Lutherans Change Policy—Affirm Partnered Gay Ministers

August 21, 2009

Lutherans, the very first Protestant tradition, founded in the 1500’s, voted to lift the ban on partnered gay clergy on Friday, August 21, 2009.  The week of deliberations included a tornado that damaged the convention center in Minneapolis and extensive debate, prayers and conversation.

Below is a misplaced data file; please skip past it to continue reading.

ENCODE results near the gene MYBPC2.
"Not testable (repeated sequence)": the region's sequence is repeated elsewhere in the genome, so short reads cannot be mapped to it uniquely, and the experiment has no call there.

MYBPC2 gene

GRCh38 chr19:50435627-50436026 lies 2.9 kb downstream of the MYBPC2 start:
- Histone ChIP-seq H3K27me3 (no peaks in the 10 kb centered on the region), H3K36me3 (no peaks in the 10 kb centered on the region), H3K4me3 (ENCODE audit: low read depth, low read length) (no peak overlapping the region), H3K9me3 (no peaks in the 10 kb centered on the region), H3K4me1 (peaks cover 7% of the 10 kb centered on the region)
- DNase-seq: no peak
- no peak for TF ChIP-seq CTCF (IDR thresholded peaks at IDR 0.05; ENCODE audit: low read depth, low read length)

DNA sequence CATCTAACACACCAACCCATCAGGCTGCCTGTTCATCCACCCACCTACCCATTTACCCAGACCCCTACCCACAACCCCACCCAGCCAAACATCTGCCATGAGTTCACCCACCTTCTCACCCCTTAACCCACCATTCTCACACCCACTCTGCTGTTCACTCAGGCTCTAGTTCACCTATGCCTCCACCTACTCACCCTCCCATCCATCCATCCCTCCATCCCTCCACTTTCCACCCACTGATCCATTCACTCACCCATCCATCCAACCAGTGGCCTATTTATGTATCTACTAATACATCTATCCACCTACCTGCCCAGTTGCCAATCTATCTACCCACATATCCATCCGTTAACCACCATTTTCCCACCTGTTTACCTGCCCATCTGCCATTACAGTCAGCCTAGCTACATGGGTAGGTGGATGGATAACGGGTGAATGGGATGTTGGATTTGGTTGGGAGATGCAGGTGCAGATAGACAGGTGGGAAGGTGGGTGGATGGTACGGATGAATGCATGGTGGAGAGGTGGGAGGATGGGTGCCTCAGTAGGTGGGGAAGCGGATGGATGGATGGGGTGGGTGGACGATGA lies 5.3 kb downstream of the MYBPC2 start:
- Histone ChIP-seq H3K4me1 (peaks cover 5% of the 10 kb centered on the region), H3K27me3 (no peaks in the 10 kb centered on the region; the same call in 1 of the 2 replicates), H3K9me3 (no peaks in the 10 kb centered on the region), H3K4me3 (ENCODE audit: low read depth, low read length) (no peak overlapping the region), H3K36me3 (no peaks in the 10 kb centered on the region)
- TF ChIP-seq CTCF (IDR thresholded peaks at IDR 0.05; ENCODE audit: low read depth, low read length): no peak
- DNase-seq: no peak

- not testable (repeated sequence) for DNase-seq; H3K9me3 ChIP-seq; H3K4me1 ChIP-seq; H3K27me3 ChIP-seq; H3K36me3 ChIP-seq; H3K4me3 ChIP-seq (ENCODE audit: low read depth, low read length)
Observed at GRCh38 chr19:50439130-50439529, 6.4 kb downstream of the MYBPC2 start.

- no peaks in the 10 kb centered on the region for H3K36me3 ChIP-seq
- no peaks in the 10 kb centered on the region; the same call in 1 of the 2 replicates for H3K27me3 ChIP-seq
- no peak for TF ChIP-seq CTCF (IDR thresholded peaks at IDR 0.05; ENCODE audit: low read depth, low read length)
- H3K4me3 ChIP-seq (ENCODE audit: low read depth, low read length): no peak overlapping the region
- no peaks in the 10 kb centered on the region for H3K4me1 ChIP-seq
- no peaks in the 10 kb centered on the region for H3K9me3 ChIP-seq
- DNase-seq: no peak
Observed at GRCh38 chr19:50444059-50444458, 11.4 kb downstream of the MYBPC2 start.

Meeting August 17-23, the body considered a range of legislation affecting the Evangelical Lutheran Church in America. On LGBT issues, the results were historic.  At three critical points, delegates chose the next step toward full inclusion.Lutherans2They rejected attempts by conservatives to change the voting rules on the opening night; they passed the Policy Statement on Human Sexuality with a 2/3 vote; and, finally, delegates withstood legislative end runs and voted to allow clergy to be in committed same-gender relationships. Emily Eastwood, Executive Director of Lutherans Concerned/North America, said “Today I am proud to be a Lutheran.  Supporters and advocates of full inclusion have longed for this day since the inception of the ELCA, and for many of us what seemed like a lifetime. The ELCA has always had gay ministers, now those and all ministers are free to claim who they are and to have the love and support of a lifelong partner, regardless of orientation or gender identity, which is all we ever asked.” The ELCA is the second largest mainline Protestant church in the U.S. with 4.6 million members and now joins the Episcopal Church and the United Church of Christ as mainline denominations that have moved toward full inclusion in recent years. GLAAD assisted the LGBT and allied Lutheran spokespeople by pitching the story through the 1800 religion media journalists and outlets of the Religion News Service. GLAAD trained spokespeople were interviewed by the NY Times, Philadelphia Inquirer, Washington Post, LA Times, NPR, Minnesota Public Radio, local radio talk shows and others. Multiple AP articles blanketed the country and repeatedly quoted GLAAD trained Lutheran spokespeople.